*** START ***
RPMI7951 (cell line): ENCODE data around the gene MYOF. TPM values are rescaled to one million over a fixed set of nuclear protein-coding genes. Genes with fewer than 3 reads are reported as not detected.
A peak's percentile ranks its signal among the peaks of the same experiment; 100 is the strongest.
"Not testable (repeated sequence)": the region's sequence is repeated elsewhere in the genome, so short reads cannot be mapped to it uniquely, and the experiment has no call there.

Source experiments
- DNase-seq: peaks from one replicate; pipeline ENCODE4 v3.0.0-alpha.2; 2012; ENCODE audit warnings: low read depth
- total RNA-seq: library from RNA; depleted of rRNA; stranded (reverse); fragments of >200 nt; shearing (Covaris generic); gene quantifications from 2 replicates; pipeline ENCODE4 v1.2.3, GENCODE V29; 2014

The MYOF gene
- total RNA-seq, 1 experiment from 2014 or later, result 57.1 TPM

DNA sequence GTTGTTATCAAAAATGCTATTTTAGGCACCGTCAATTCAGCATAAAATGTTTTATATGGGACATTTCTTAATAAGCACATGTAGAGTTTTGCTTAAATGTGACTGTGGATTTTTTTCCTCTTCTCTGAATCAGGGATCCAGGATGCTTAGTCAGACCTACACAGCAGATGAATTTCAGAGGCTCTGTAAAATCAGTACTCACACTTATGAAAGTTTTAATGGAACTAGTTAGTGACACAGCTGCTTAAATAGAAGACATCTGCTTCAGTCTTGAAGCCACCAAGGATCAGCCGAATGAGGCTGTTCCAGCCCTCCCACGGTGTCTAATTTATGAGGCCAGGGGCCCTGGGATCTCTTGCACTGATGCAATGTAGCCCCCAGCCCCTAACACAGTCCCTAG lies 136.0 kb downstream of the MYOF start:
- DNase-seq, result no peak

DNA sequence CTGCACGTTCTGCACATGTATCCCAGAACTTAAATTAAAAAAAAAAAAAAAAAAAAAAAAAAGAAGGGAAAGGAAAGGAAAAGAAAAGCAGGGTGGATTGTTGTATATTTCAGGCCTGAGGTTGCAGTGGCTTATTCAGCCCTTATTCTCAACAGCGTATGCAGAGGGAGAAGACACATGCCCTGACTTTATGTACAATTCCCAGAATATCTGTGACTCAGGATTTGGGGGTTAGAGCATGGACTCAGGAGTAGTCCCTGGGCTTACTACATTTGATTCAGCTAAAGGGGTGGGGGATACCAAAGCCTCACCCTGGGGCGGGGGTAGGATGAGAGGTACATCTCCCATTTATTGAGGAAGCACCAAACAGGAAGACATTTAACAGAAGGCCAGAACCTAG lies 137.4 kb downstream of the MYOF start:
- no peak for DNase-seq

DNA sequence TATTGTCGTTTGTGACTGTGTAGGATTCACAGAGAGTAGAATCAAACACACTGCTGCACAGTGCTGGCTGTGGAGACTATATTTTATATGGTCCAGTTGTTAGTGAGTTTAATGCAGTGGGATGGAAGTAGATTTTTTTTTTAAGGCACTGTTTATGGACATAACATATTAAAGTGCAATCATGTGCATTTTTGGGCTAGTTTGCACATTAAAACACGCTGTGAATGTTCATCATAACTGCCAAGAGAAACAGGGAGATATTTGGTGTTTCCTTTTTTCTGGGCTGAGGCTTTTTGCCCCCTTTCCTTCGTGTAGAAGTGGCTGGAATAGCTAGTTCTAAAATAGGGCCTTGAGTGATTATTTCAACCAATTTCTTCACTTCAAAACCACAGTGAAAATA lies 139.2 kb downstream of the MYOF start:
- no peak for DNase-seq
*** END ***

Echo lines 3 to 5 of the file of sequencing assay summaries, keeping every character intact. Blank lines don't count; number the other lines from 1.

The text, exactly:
"Not testable (repeated sequence)": the region's sequence is repeated elsewhere in the genome, so short reads cannot be mapped to it uniquely, and the experiment has no call there.

Source experiments
- DNase-seq: peaks from one replicate; pipeline ENCODE4 v3.0.0-alpha.2; 2012; ENCODE audit warnings: low read depth